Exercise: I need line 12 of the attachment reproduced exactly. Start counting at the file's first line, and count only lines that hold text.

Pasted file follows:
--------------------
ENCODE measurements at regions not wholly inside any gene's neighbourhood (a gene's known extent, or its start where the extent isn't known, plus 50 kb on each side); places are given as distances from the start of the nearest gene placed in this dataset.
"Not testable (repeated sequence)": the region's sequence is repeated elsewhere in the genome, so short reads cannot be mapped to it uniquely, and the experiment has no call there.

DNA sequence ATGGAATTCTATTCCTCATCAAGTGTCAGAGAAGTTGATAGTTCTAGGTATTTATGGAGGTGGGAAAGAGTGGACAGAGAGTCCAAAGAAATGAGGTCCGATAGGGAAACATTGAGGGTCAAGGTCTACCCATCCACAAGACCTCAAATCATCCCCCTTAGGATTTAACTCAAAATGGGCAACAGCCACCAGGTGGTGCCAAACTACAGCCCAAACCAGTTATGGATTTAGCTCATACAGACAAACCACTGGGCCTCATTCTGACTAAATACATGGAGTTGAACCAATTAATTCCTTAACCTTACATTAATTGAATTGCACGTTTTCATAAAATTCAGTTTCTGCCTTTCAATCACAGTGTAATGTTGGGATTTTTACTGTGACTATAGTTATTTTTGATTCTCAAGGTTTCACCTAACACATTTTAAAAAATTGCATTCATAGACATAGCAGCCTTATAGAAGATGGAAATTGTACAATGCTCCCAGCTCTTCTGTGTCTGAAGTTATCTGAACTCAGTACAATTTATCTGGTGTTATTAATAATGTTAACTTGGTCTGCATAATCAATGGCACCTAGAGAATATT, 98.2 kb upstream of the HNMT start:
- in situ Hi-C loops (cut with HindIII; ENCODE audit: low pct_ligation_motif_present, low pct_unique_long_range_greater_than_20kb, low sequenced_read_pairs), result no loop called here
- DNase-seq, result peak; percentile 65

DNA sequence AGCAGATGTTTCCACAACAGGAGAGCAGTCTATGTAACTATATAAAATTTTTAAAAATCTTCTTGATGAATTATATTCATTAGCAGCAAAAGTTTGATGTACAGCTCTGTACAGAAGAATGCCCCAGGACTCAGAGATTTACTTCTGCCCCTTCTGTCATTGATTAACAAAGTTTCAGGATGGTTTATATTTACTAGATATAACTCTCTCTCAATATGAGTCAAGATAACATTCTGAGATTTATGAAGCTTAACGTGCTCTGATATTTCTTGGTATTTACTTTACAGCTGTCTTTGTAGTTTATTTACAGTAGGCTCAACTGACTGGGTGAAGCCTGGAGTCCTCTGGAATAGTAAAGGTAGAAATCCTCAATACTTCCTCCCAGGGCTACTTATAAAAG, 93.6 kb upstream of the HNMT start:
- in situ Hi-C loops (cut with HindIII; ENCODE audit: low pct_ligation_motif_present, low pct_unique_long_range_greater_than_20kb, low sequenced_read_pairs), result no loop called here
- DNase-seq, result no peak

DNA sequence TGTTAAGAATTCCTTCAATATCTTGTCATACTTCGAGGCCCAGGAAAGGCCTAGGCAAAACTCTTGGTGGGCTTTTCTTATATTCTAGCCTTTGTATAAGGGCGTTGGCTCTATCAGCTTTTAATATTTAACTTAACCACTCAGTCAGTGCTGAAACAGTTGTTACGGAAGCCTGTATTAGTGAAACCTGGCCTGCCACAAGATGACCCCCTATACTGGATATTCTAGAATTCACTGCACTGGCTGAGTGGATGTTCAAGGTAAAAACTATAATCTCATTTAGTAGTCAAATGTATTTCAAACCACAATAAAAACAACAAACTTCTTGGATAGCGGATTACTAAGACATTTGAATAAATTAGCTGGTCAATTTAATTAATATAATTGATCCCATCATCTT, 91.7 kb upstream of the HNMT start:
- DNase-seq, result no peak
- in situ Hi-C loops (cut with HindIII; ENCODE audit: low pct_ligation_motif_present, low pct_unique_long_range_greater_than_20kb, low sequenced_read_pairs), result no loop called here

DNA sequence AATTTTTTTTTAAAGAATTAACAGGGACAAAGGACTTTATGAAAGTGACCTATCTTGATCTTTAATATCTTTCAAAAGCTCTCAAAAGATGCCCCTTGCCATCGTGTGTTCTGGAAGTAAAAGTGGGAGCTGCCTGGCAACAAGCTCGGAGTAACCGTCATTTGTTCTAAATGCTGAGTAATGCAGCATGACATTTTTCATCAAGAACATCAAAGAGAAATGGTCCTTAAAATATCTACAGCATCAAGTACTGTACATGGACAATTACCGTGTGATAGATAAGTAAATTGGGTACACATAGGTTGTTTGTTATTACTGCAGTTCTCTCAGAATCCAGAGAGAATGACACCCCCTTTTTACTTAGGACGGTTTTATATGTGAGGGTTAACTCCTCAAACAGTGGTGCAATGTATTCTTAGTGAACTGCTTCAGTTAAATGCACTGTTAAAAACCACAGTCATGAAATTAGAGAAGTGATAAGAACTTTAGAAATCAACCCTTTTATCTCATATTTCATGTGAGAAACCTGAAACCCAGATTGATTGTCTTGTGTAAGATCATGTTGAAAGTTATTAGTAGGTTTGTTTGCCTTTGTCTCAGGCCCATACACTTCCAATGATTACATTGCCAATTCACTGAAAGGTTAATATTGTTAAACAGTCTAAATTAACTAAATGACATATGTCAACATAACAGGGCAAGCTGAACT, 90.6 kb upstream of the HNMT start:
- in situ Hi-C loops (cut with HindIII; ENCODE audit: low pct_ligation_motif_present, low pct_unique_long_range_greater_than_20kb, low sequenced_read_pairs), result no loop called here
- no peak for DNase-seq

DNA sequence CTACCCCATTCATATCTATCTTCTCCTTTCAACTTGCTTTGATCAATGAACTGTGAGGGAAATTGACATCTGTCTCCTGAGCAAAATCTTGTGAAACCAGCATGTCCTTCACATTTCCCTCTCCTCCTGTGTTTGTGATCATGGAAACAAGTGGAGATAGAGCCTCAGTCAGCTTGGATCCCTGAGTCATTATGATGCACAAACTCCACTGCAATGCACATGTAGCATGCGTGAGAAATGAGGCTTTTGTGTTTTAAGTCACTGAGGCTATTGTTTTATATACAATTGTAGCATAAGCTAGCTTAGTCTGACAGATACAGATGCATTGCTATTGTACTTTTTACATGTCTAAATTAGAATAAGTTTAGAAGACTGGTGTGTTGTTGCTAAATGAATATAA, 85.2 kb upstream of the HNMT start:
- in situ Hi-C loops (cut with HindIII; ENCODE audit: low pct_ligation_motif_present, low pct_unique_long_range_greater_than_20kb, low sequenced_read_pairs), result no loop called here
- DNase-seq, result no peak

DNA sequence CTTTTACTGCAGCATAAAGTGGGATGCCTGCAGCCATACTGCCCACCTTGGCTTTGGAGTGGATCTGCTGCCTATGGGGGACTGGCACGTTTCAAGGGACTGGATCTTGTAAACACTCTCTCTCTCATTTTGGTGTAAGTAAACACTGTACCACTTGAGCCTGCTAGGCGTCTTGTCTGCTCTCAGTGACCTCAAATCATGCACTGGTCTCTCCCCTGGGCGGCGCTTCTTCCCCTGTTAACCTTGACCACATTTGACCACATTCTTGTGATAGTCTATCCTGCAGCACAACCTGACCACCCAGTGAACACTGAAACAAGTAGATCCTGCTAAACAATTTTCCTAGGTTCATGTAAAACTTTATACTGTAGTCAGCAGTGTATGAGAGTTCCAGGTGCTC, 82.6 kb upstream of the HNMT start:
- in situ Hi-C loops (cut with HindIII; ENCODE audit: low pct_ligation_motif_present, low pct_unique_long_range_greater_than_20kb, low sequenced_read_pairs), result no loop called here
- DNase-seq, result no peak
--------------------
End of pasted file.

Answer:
DNA sequence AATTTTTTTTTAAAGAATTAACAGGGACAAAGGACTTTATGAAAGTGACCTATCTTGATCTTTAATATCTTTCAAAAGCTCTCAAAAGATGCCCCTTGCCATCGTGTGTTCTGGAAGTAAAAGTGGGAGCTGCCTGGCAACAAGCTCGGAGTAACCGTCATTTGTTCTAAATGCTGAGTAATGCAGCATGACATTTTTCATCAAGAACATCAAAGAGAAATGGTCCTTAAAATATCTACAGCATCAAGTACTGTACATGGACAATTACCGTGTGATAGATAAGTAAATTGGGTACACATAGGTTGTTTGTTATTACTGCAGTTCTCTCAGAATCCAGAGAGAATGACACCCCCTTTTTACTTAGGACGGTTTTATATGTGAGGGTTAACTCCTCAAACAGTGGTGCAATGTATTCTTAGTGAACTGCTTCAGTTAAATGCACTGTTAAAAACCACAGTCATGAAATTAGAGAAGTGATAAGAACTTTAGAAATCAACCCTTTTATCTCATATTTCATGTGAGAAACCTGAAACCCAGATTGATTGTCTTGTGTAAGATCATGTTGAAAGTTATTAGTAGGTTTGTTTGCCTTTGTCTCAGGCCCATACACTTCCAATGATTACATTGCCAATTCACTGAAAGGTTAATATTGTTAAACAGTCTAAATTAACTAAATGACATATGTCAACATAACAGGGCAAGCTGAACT, 90.6 kb upstream of the HNMT start: